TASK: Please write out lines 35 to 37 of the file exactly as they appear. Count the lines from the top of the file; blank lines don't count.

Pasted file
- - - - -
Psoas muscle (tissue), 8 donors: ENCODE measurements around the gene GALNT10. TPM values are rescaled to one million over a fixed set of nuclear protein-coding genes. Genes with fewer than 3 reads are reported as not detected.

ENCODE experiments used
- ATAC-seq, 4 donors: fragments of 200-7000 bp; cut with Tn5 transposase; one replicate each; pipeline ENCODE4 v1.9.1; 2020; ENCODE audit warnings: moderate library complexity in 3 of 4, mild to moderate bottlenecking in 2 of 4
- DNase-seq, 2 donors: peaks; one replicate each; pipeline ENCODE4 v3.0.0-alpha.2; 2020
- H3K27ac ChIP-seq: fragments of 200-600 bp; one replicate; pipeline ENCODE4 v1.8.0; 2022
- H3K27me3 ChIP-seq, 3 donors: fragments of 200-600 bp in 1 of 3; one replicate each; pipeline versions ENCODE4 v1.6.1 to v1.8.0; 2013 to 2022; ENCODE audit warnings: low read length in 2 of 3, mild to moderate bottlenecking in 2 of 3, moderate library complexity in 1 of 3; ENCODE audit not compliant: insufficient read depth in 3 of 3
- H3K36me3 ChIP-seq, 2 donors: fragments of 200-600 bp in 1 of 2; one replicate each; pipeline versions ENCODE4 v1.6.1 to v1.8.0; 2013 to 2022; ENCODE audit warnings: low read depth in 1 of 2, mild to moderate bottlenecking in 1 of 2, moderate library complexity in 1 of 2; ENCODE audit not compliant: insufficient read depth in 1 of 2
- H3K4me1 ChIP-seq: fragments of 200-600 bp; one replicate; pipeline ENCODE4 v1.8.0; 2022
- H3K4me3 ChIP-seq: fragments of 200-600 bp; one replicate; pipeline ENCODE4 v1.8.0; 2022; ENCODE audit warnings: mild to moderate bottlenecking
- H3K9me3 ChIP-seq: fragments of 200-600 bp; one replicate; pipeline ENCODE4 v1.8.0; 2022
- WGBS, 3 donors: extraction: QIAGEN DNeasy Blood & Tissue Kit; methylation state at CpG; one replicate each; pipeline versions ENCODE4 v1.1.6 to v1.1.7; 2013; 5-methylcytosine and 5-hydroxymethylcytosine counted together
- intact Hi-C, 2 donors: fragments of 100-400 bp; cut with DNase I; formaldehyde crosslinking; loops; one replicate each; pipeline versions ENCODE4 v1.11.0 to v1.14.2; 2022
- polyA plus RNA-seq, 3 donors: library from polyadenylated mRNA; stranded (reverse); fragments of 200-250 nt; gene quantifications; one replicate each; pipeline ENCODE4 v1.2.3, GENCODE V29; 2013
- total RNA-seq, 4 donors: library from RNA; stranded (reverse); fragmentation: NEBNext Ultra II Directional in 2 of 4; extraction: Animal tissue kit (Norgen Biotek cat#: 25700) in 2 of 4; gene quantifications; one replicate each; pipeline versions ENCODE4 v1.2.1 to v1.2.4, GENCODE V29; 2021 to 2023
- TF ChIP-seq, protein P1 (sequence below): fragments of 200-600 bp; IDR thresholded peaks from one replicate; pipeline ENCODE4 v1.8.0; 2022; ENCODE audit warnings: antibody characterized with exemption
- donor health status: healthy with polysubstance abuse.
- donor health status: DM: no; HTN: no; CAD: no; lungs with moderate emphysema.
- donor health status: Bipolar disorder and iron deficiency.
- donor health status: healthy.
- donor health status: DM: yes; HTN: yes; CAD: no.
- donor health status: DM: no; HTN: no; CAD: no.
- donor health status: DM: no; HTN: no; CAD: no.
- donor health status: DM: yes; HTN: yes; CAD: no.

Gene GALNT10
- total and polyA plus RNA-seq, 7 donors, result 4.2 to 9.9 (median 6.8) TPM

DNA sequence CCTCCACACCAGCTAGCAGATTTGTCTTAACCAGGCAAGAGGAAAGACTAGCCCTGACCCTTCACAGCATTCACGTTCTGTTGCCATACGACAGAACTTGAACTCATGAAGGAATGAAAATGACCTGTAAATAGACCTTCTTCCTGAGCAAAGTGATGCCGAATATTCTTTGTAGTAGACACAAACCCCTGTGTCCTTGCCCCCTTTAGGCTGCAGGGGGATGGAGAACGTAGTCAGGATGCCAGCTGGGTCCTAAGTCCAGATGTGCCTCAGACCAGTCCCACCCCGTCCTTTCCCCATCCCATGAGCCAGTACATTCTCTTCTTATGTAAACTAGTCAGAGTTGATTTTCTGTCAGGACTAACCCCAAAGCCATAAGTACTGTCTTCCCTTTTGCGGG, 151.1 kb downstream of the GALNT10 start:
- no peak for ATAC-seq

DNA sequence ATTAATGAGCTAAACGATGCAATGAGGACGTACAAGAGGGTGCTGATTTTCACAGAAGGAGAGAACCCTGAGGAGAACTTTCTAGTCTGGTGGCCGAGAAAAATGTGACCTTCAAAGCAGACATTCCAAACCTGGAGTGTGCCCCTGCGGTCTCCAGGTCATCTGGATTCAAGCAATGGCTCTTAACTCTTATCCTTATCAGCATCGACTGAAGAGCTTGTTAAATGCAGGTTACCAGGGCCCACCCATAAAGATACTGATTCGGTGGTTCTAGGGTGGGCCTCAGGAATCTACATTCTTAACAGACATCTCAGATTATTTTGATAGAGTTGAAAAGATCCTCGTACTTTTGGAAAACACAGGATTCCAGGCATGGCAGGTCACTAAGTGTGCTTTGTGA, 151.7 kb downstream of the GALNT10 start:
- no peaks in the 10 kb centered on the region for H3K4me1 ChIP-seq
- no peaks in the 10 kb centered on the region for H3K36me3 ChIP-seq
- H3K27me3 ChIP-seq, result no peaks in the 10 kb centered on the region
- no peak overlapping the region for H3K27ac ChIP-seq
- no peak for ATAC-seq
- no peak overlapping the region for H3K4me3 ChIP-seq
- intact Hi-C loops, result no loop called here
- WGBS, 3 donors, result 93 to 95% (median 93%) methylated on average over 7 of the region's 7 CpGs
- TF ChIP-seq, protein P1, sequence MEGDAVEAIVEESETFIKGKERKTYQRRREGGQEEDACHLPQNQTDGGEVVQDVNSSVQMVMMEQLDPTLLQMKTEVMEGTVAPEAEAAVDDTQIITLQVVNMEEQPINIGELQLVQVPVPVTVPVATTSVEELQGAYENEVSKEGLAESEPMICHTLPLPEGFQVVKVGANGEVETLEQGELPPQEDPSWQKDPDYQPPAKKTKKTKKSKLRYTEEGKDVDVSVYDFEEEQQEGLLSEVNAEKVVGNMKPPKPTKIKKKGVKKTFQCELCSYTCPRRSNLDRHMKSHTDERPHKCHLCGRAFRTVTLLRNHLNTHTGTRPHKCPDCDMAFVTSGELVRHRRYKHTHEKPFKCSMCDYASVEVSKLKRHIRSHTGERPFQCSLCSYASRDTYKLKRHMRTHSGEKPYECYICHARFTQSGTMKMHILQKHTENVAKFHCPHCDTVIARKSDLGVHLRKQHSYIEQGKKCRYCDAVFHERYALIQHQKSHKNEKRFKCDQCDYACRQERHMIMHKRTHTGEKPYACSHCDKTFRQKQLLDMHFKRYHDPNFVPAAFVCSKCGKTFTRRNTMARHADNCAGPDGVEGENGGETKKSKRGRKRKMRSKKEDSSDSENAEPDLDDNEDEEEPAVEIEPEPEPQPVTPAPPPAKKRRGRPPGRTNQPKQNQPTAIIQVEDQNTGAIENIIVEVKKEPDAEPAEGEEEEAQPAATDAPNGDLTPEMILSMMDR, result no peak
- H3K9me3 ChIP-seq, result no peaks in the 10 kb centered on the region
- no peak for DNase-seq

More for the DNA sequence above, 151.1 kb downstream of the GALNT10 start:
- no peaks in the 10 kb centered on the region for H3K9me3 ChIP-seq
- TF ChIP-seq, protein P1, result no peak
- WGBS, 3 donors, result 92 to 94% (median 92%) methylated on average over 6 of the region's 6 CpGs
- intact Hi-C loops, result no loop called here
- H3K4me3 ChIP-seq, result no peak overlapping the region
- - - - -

- intact Hi-C loops, result no loop called here
- WGBS, 3 donors, result 93 to 95% (median 93%) methylated on average over 7 of the region's 7 CpGs
- TF ChIP-seq, protein P1, sequence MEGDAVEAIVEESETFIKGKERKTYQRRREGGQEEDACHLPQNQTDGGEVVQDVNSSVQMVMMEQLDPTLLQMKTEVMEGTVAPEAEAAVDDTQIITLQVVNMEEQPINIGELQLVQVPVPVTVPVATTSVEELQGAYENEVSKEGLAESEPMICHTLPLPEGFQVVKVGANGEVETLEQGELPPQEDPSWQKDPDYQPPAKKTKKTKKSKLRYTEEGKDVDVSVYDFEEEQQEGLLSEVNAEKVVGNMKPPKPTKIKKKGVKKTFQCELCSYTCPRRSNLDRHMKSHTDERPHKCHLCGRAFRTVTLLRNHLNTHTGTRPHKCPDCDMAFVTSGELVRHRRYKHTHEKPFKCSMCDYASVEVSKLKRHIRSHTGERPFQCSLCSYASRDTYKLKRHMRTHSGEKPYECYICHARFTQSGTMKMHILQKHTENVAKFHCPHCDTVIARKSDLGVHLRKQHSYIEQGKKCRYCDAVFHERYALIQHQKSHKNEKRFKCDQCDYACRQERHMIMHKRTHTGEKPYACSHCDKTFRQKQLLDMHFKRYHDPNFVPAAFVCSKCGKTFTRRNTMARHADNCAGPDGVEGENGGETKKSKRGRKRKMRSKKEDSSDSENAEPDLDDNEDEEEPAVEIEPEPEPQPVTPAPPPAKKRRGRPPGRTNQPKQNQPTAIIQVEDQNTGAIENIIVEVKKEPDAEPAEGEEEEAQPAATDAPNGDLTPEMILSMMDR, result no peak